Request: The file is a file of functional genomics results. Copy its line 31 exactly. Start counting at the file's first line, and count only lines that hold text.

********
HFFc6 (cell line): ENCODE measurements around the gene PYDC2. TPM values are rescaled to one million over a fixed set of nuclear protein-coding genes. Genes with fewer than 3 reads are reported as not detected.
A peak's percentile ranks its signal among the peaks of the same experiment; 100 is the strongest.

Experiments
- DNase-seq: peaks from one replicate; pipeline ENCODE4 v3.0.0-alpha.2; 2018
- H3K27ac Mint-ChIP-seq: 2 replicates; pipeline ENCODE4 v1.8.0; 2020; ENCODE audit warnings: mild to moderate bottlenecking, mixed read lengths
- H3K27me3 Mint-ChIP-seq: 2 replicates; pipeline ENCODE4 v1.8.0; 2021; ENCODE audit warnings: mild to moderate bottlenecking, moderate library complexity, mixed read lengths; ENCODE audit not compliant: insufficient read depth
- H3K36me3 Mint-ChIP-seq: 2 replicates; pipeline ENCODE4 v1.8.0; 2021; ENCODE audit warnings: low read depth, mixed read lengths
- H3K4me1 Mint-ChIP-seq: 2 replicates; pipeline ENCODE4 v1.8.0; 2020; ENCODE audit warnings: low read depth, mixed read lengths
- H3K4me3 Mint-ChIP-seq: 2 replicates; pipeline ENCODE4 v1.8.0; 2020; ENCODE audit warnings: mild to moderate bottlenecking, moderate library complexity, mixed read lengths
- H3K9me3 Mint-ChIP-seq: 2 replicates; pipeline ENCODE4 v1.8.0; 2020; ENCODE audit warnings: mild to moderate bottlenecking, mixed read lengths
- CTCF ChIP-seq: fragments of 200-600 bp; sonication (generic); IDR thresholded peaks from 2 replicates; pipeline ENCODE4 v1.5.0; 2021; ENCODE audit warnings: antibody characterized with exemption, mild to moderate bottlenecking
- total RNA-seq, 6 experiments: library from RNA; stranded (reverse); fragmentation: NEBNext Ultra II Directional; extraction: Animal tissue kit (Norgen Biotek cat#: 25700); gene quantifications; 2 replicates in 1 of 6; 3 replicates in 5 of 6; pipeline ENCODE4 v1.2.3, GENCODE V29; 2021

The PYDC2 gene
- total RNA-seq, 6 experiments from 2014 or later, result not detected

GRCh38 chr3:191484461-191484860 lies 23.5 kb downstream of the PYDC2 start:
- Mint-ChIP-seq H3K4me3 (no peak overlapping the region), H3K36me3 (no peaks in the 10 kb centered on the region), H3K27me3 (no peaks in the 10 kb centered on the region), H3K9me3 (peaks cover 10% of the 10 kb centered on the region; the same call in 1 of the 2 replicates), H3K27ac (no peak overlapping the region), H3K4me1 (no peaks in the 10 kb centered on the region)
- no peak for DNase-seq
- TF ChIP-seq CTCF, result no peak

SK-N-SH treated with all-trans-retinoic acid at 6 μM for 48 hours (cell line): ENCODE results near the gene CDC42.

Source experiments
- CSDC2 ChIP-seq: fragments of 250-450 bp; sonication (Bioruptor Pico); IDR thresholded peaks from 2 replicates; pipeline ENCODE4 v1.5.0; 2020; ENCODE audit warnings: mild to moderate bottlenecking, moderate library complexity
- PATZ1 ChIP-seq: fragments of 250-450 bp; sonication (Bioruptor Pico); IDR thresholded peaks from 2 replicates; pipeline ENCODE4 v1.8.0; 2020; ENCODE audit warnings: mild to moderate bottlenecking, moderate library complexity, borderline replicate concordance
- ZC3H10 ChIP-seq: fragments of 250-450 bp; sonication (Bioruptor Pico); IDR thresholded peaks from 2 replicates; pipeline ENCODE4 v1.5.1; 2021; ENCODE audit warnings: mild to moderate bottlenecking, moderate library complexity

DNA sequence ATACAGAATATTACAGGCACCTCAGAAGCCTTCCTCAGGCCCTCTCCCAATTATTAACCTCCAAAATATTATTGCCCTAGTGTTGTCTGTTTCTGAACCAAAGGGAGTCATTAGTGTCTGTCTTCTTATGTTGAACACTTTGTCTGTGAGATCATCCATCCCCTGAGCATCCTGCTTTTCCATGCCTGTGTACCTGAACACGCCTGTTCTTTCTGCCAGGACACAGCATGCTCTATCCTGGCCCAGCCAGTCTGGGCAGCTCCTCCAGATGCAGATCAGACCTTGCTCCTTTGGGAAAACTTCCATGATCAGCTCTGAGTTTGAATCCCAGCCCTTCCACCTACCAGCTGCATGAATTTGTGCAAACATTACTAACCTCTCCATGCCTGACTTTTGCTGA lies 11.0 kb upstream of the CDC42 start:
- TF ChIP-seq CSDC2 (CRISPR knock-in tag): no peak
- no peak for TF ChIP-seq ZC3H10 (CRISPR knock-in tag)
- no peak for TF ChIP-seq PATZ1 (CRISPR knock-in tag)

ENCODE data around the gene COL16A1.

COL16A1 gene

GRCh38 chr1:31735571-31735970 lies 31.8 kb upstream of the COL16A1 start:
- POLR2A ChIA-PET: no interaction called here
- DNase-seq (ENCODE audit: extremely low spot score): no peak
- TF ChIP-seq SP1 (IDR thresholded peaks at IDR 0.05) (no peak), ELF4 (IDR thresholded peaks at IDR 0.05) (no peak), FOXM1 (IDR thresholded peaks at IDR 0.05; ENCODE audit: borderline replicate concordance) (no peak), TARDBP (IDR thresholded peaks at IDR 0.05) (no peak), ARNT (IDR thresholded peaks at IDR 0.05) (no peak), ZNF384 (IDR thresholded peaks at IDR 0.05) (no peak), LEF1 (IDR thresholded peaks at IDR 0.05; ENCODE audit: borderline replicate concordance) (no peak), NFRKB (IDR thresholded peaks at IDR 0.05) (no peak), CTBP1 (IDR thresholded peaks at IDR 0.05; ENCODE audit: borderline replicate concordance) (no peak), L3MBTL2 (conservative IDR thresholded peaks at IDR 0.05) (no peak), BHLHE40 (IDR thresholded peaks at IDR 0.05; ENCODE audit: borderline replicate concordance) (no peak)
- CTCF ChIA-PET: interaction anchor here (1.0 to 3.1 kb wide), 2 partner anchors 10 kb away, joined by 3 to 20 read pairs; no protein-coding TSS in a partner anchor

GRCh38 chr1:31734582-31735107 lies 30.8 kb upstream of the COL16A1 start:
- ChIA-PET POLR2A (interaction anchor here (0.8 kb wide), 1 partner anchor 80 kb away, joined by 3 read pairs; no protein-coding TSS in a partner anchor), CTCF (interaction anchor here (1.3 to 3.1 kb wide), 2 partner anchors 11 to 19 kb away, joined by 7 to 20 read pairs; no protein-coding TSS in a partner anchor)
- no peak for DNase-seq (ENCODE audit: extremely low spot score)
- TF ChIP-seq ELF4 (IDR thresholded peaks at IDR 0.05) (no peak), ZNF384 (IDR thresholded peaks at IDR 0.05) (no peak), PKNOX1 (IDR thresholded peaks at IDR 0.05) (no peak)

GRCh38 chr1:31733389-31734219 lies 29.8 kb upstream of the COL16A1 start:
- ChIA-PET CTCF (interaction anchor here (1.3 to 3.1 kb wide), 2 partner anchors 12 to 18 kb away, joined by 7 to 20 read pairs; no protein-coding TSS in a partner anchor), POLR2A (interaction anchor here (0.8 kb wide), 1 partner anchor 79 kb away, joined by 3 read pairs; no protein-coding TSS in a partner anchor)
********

- POLR2A ChIA-PET: no interaction called here